Biography of Italo Calvino

Italo Calvino
Italo Calvino. Ulf Anderson Archive / Getty Images

Italian ficton writer (1923-1985) and one of the leading figures in 20th-century post-modern writing. After beginning his writing career as a politically-motivated realist, Calvino would go on to produce short yet elaborate novels that serve as investigations of reading, writing, and thinking itself. However, it would be wrong to characterize Calvino’s late style as a complete break with his earlier work.

Folk tales, and oral storytelling generally, were among Calvino’s major inspirations. Calvino spent the 1950s seeking out and transcribing examples of Italian folklore, and his collected folktales were published in George Martin’s acclaimed English translation. But oral storytelling is also prominent in Invisible Cities, which is perhaps his best-known novel, and which consists mostly of imaginary dialogues between Venetian traveler Marco Polo and Tartar emperor Kublai Khan.

Childhood and Early Adulthood

Calvino was born in Santiago de Las Vegas, Cuba. The Calvinos relocated to the Italian Riviera soon after, and Calvino would eventually be caught up in Italy’s tumultuous politics. After serving as an obligatory member of Mussolini’s Young Fascists, Calvino joined the Italian Resistance in 1943 and participated in campaigns against the Nazi army.

This immersion in wartime politics had a significant impact on Calvino’s early ideas about writing and narrative.

He would later claim that hearing fellow Resistance fighters recount their adventures awakened his understanding of storytelling. And the Italian Resistance also inspired his first novel, The Path to the Nest of Spiders (1957). Though both of Calvino’s parents were botanists, and though Calvino himself had studied agronomy, Calvino had more or less committed himself to literature by the mid-1940s.

In 1947, he graduated from the University of Turin with a literature thesis. He joined the Communist Party that same year.

Calvino's Evolving Style

During the 1950s, Calvino absorbed new influences and progressively moved away from politically-motivated writing. Although Calvino continued to produce realistic short stories during the decade, his major project was a trilogy of whimsical, reality-bending novels (The Non-Existent Knight, The Cloven Viscount, and Baron in the Trees). These works would eventually be issued in a single volume under the title I nostri antenati (Our Ancestors, published in Italy in 1959). Calvino’s exposure to Morphology of the Folktale, a work of narrative theory by Russian Formalist Vladimir Propp, was partially responsible for his growing interest in fable-like and relatively non-political writing. Before 1960, he would also leave the Communist Party.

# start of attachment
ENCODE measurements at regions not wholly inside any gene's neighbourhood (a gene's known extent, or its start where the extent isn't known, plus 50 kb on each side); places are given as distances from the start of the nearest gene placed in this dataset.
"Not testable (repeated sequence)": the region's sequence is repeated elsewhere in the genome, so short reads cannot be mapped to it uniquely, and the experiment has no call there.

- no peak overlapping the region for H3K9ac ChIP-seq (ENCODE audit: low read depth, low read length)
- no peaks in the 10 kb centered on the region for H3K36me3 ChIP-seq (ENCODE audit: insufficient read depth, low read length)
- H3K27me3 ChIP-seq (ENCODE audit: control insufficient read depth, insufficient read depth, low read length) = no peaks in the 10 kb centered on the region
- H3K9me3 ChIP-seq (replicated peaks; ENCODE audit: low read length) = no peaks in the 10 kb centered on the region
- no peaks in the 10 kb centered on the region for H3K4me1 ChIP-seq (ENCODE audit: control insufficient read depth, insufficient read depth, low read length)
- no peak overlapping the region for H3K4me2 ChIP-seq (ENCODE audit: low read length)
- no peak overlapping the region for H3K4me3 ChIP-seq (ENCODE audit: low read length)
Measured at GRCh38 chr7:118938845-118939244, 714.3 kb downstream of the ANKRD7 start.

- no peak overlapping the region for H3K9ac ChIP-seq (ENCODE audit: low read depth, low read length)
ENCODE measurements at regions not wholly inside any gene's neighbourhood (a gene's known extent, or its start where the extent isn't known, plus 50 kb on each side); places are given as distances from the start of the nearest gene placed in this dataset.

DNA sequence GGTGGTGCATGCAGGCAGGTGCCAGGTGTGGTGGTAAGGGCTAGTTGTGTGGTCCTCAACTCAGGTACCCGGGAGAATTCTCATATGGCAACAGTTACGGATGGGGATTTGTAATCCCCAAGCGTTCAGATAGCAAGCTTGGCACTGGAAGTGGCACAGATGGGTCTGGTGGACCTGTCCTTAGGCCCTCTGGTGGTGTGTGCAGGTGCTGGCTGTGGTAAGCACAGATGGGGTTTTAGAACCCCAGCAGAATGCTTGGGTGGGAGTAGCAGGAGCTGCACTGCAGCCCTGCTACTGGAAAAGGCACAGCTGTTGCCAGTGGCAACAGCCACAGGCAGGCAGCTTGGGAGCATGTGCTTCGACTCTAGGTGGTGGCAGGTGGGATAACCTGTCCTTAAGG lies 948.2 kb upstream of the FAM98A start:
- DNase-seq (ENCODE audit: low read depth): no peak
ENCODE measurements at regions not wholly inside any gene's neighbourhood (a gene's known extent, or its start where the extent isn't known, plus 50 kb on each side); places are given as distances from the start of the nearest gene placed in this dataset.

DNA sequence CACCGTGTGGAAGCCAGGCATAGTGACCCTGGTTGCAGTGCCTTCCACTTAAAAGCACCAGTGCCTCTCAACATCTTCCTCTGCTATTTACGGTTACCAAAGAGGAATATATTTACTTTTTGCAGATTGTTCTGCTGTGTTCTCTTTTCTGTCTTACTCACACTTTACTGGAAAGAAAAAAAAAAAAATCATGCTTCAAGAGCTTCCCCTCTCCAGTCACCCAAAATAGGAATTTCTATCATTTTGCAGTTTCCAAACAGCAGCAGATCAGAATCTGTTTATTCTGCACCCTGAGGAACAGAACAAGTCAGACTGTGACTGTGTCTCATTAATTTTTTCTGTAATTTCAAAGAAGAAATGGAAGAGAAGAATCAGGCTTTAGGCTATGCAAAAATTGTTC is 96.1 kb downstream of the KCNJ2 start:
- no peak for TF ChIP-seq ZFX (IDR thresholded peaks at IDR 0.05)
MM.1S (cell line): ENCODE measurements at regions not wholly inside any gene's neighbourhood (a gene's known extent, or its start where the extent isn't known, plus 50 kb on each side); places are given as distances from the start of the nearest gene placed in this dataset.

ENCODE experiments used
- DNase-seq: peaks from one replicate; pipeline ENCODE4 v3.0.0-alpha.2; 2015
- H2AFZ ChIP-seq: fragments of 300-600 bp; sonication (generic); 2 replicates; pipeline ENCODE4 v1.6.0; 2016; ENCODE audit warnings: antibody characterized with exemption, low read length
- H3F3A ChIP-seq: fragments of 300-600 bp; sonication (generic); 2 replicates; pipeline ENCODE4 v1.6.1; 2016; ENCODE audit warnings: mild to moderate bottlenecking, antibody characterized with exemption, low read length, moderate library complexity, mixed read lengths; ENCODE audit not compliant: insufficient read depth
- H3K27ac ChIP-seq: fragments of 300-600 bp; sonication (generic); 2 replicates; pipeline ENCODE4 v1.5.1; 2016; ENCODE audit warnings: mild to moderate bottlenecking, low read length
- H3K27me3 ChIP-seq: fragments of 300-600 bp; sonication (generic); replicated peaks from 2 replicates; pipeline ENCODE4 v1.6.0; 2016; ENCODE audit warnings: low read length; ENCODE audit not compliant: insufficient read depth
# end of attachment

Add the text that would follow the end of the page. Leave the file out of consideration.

Two major changes in Calvino’s personal life took place in the 1960s. In 1964, Calvino married Chichita Singer, with whom he would have one daughter. And in 1967 Calvino took up residence in Paris. But this change would also have an impact on Calvino’s writing and thinking. During his time in the French metropolis, Calvino associated with literary theorists such as Roland Barthes and Claude Lévi-Strauss, and became familiar with groups of experimental writers, particularly Tel Quel and the Oulipo.

Arguably, the nontraditional structures and painstaking descriptions of his later works are indebted to these contacts. But Calvino was also aware of the pitfalls of radical literary theory, and poked fun at post-modern academia in his late novel If on a winter’s night a traveler.

Calvino's Final Novels

In the novels that he produced after 1970, Calvino explored issues and ideas that are at the heart of many definitions of “post-modern” literature. Playful reflections on the acts of reading and writing, an embrace of diverse cultures and genres, and intentionally disorienting narrative techniques are all characteristics of classic post-modernism. Calvino’s Invisible Cities (1974) is a dreamlike reflection on the fate of civilization. And If on a winter’s night a traveler (1983) mirthfully combines a detective narrative, a love story, and an elaborate satire on the publishing industry.

Calvino re-settled Italy in 1980. Yet his next novel, Mr. Palomar (1985), would touch upon Parisian culture and international travel. This book meticulously follows the thoughts of its title character, an introspective but well-off man, as he contemplates everything from the nature of the universe to expensive cheeses and comical zoo animals. Mr. Palomar would also be Calvino’s last novel. In 1985, Calvino suffered a cerebral hemorrhage and, on September 19, died in Siena, Italy.

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Kennedy, Patrick. "Biography of Italo Calvino." ThoughtCo, Mar. 23, 2017, thoughtco.com/italo-calvino-author-profile-2207696. Kennedy, Patrick. (2017, March 23). Biography of Italo Calvino. Retrieved from https://www.thoughtco.com/italo-calvino-author-profile-2207696 Kennedy, Patrick. "Biography of Italo Calvino." ThoughtCo. https://www.thoughtco.com/italo-calvino-author-profile-2207696 (accessed September 19, 2017).